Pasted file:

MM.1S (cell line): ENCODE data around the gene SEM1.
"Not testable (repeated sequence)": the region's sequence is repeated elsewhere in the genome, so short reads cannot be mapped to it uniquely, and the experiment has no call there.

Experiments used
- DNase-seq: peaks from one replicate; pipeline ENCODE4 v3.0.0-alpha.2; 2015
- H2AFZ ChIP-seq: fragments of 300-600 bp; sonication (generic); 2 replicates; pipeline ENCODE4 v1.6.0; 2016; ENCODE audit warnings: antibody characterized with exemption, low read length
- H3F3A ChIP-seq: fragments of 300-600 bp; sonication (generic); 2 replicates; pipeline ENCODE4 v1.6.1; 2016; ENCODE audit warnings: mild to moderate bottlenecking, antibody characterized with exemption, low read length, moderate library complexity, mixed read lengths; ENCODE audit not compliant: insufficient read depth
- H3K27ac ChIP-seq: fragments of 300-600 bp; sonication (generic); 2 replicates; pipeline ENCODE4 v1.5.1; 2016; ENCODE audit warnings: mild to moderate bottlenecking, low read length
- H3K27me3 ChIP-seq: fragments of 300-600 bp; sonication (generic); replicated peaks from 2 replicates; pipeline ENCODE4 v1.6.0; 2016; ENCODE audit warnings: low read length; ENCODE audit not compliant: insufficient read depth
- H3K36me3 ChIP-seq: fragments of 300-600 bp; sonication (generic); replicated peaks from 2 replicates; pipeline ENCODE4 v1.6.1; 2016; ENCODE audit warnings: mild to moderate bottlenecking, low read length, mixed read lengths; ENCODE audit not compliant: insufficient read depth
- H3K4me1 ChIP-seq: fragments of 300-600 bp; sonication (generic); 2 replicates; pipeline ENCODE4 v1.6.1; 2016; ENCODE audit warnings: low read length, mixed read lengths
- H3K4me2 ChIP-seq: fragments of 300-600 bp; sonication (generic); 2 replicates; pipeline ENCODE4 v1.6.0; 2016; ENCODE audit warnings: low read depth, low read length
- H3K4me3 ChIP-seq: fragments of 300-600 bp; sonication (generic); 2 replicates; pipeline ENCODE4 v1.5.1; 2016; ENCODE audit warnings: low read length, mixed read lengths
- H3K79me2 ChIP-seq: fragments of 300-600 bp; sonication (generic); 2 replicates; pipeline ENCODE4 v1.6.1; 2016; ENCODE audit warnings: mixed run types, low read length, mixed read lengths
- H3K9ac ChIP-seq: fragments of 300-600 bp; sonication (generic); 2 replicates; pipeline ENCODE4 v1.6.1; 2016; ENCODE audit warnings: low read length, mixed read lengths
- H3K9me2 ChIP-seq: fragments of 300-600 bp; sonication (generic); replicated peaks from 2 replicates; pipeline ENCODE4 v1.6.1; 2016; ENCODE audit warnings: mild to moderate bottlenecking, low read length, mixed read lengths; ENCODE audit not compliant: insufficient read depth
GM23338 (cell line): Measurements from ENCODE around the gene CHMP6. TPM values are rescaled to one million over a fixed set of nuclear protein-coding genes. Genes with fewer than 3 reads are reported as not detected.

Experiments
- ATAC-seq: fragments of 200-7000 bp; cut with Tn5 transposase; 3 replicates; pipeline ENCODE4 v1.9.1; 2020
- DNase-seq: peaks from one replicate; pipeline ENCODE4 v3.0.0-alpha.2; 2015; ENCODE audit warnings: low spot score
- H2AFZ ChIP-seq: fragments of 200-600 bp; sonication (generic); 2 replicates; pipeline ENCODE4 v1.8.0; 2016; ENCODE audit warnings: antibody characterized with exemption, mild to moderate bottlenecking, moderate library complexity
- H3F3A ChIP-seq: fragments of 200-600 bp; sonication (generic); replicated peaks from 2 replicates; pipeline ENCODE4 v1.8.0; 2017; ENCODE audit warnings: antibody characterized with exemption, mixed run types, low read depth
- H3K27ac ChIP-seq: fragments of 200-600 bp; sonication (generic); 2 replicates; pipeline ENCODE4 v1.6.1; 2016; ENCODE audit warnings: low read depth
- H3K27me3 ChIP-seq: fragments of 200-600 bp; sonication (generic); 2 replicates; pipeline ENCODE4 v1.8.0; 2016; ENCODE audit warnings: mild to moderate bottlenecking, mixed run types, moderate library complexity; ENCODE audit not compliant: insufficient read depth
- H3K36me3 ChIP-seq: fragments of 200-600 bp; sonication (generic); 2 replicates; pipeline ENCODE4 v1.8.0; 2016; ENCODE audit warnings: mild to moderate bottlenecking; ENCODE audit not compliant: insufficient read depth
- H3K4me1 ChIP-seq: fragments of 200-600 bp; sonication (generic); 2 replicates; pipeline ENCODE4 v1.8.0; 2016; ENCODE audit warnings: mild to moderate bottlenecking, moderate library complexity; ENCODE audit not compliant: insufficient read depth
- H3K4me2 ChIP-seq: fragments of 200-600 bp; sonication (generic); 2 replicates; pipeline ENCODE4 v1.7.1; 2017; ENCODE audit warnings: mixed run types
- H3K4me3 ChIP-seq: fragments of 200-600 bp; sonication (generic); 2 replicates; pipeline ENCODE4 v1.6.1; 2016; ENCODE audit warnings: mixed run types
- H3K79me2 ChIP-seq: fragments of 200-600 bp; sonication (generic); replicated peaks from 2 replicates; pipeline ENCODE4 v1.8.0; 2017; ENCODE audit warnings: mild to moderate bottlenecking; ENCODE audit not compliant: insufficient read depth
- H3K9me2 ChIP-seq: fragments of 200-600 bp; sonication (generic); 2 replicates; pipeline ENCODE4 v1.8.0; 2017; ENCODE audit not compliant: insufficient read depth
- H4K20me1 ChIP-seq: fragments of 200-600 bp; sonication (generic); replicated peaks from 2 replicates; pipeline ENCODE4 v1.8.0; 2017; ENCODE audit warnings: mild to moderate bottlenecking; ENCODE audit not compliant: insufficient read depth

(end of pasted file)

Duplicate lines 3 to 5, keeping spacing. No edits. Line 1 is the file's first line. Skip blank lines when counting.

Experiments used
- DNase-seq: peaks from one replicate; pipeline ENCODE4 v3.0.0-alpha.2; 2015
- H2AFZ ChIP-seq: fragments of 300-600 bp; sonication (generic); 2 replicates; pipeline ENCODE4 v1.6.0; 2016; ENCODE audit warnings: antibody characterized with exemption, low read length